Appeal from the District Court of Burleigh County, South Central Judicial District, the Honorable Bruce A. Romanick, Judge. AFFIRMED.
The opinion of the court was delivered by: Sandstrom, Justice.
This opinion is subject to petition for rehearing. [Goto Documents]
[Download as WordPerfect] Concurring & dissenting opinion filed.
Opinion of the Court by Sandstrom, Justice.
[¶1] Julie E. Glass appeals from a judgment changing primary residential responsibility of her three children from her to their father, Darin M. Glass. We affirm, concluding the district court's decision to change primary residential responsibility is not clearly erroneous and the court did not abuse its discretion in denying Julie Glass's request for a continuance.
I [¶2] The parties lived together in Bismarck at the time of their divorce in 2005. The divorce judgment incorporated the parties' "Property Settlement and Custody Agreement," which awarded Julie Glass primary residential responsibility of the couple's three sons, who were 16, 13, and 8 years old during the post-divorce proceedings in this case. The oldest child has attention deficit hyperactivity disorder and a form of Asperger's syndrome. The youngest child also has Asperger's syndrome. Darin Glass was ordered to pay child support and was awarded reasonable parenting time.
[¶3] Julie Glass moved with the children to Casselton in June 2006 and married Mark Hopewell in July 2007, but the couple divorced in February 2009 after Hopewell lost his job in Fargo and moved to Colorado to seek employment. Julie Glass began dating Steve McNab in March 2009, and he moved into Julie Glass's home two months later. McNab is divorced and has three children through his prior marriage, and during his parenting weekends, McNab's children resided with Julie Glass and her children. Darin Glass remarried in February 2009 and lives with his wife, Debbie Glass, in Mandan. After his divorce, Darin Glass exercised sporadic parenting time with his children until his remarriage, when he began exercising parenting time about one weekend per month.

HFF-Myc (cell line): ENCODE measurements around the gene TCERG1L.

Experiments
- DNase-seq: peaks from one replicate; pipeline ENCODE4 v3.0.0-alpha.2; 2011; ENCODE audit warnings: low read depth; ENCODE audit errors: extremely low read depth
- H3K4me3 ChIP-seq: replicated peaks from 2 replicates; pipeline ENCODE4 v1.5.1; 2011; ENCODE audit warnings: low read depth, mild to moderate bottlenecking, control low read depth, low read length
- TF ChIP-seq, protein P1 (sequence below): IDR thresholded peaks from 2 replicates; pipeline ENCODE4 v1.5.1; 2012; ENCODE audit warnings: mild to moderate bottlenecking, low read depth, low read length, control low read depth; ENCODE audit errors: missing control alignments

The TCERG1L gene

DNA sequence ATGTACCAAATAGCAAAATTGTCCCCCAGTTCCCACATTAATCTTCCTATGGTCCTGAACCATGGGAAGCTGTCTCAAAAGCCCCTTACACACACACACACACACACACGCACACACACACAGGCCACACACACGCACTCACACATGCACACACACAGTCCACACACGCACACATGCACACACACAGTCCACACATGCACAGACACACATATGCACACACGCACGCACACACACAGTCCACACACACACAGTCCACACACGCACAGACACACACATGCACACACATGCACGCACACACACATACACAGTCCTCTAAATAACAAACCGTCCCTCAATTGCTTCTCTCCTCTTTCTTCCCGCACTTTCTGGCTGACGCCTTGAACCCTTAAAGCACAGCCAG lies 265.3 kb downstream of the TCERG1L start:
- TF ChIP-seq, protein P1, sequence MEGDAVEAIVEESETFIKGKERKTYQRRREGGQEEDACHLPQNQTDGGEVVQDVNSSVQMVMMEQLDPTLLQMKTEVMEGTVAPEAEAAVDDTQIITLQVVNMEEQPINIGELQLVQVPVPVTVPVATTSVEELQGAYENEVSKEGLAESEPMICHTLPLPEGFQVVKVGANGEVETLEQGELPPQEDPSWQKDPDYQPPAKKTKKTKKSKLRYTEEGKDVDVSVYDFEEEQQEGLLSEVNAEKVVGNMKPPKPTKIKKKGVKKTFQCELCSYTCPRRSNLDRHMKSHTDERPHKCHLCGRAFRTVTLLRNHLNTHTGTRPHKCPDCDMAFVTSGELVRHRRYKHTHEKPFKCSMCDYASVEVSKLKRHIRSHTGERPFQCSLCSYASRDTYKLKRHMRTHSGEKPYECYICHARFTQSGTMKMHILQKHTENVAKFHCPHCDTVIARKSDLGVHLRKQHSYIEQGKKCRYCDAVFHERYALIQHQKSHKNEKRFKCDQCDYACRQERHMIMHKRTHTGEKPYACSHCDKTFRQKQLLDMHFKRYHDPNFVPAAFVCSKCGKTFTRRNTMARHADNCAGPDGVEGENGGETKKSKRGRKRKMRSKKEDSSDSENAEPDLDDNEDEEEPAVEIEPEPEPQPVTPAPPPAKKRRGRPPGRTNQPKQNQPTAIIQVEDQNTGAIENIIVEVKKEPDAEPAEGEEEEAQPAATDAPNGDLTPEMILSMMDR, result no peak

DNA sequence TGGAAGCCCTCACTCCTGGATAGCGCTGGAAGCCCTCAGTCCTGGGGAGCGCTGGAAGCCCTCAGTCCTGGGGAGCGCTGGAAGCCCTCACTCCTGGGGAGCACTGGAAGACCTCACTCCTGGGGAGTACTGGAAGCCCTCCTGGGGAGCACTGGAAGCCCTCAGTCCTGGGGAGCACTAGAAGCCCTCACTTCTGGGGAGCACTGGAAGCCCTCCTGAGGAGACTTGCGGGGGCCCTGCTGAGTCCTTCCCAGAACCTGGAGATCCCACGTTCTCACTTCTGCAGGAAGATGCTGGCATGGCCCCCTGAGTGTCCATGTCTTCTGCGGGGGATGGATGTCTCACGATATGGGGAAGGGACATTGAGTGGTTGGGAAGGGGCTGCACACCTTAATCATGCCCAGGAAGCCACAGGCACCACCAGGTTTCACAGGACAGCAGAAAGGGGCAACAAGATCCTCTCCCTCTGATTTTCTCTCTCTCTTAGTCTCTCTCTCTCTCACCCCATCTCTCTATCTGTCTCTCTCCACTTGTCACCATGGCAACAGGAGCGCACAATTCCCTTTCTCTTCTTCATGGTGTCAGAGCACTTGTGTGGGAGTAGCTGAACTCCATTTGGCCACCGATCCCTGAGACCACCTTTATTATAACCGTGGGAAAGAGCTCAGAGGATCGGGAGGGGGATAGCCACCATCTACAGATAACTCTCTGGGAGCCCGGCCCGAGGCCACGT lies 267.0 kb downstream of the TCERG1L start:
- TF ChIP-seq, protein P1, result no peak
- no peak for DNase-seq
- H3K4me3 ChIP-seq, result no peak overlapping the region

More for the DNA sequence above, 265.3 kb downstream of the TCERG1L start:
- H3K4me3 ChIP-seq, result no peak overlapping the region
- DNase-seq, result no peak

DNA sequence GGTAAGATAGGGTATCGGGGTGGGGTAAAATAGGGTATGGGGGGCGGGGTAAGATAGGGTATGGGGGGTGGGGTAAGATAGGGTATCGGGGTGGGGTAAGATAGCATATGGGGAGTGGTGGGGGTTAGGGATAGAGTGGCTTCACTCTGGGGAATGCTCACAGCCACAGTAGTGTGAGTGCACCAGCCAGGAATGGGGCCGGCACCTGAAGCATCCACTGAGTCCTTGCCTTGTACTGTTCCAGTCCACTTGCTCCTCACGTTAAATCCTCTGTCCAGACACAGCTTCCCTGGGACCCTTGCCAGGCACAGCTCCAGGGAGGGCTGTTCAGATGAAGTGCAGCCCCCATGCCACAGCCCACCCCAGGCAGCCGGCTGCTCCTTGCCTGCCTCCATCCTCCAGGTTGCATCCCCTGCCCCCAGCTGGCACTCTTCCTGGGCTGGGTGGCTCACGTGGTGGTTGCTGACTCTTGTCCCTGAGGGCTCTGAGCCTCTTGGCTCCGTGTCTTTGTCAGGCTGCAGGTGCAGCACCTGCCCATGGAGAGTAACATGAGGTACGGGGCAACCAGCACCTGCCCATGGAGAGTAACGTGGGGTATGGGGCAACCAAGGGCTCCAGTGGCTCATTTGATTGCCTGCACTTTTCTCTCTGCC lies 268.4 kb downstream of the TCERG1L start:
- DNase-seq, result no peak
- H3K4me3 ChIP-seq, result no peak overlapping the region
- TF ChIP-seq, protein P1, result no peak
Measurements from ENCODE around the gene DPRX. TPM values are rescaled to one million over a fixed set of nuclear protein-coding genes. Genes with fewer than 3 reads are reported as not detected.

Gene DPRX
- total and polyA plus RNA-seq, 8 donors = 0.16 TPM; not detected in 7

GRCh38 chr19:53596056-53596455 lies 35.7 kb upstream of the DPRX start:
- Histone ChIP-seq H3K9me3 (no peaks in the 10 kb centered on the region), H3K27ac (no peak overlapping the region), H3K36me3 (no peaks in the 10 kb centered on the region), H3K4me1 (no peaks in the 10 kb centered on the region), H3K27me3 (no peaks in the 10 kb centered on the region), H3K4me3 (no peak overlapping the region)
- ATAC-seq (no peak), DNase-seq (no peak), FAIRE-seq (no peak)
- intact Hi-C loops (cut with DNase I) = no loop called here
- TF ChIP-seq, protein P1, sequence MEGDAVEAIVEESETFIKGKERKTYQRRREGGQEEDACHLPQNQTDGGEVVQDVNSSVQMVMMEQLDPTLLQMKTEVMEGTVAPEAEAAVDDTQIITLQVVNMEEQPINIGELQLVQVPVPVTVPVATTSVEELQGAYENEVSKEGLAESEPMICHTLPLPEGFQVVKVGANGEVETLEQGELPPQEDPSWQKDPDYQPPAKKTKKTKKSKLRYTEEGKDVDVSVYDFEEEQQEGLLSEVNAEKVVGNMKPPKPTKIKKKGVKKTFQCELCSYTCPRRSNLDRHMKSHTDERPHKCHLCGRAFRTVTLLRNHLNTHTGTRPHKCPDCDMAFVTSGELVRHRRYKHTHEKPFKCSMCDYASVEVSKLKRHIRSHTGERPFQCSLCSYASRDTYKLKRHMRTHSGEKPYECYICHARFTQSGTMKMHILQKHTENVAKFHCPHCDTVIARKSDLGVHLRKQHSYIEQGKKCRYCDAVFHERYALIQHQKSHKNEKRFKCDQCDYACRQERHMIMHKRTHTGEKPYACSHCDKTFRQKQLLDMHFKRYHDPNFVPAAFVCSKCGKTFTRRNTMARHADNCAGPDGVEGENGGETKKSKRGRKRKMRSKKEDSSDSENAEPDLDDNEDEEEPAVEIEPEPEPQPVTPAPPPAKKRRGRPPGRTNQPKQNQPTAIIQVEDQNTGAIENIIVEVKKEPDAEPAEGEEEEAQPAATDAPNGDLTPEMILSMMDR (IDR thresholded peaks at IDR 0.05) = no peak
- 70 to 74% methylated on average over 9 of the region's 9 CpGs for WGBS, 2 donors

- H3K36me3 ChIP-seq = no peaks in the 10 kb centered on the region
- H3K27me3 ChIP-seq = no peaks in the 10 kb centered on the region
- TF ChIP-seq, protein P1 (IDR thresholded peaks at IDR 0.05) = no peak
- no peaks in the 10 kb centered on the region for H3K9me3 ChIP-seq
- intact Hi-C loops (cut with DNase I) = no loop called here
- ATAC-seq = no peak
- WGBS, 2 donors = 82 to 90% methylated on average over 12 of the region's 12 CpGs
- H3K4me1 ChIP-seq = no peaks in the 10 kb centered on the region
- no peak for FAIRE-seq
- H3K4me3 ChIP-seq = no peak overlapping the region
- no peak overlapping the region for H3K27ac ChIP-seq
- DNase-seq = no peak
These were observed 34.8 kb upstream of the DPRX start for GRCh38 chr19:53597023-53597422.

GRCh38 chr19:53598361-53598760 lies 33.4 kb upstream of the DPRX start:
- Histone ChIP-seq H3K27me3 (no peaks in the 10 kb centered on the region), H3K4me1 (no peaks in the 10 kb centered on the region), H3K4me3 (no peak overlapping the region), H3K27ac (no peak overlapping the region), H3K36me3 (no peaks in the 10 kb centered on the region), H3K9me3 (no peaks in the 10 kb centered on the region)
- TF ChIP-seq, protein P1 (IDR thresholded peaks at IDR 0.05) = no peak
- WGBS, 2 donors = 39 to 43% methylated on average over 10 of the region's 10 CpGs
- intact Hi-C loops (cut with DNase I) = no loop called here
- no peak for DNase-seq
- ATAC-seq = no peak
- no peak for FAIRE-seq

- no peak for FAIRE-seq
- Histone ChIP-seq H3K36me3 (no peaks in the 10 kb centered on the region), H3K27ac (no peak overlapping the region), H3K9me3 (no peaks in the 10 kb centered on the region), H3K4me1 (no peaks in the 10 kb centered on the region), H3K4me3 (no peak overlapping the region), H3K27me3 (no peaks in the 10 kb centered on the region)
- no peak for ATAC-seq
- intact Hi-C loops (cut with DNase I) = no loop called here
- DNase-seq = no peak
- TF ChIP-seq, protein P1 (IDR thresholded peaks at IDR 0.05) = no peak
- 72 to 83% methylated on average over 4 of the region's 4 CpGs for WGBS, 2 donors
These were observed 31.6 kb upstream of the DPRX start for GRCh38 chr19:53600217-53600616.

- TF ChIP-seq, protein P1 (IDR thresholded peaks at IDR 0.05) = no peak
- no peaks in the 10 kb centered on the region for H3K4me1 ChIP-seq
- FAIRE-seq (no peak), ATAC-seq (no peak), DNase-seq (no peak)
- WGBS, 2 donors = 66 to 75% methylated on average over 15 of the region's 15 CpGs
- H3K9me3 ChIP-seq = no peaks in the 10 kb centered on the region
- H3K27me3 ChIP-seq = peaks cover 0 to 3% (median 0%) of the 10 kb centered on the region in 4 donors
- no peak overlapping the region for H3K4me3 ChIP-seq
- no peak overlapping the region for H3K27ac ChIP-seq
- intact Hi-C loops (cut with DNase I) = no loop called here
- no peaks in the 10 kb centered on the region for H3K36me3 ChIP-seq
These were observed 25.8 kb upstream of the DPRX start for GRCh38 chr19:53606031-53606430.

[¶4] On December 31, 2009, Darin Glass moved for an ex parte interim order to immediately change the primary residential responsibility of his three children, which was followed by a motion to modify the parties' divorce judgment to grant him primary residential responsibility of the children. The motions were triggered by two incidents that occurred at Julie Glass's Casselton home in late 2009. The first incident occurred in late October 2009 when the oldest son, who has been described as "suffer[ing] from a lack of judgment and insight," took a gun from his bedroom and pointed it at McNab's children. Investigating law enforcement officers searched the son's bedroom and found more than ten firearms, ammunition, a used pipe containing an unidentified substance, two empty alcohol bottles, and prescription medications. As the result of this incident, McNab was restricted to supervised parenting time with his children. The second incident occurred in the middle of the night in late December 2009 after Julie Glass and McNab had been drinking alcohol. McNab got into a physical altercation with Julie Glass and a verbal altercation with the oldest son when Julie Glass tried to stop McNab from confronting the son about the gun incident. All of the children were present in the home, and the younger children were awakened by the disturbance. Julie Glass called 911 and informed the operator that McNab had punched or kicked her in the stomach and that McNab would kill her. Although charges were filed against McNab, those charges were ultimately dismissed.
[¶5] While staying with Darin Glass temporarily in January 2010, the oldest child called 911 and claimed Debbie Glass was threatening him. A law enforcement officer was dispatched to the residence but took no action. The oldest child was argumentative with and disrespectful to the officer and Debbie Glass at the time. Social Services investigated and determined no services were required.
[¶6] A parenting investigator's report was submitted on May 28, 2010, less than 30 days before the scheduled June 22 and 23, 2010, evidentiary hearing. The parenting investigator recommended:
The children should remain in Julie's primary residential responsibility if and only if she terminates her involvement with Steven McNab immediately. She needs to make her children her priority, and dedicate herself to their welfare at this time in their young lives. If she is not willing to do that, then Darin shall have primary residential responsibility.
[¶7] The district court denied Julie Glass's request for a continuance of the scheduled hearing, and Julie Glass declined the court's offer to delay the parenting investigator's testimony until July 1, 2010, after the 30-day time period in N.D.C.C. § 14-09-06.3(3) and N.D.R.Ct. 8.6(c)(9) had passed. Numerous witnesses testified at the evidentiary hearing, including the two oldest children. The children testified that they wanted to live with Julie Glass. Julie Glass testified that she "hope[d]" to continue her relationship with McNab. Following the hearing, the court granted Darin Glass's motion and awarded him primary residential responsibility of the children.
[¶8] The district court had jurisdiction under N.D. Const. art. VI, § 8, and N.D.C.C. § 27-05-06. Julie Glass's appeal is timely under N.D.R.App.P. 4(a). This Court has jurisdiction under N.D. Const. ...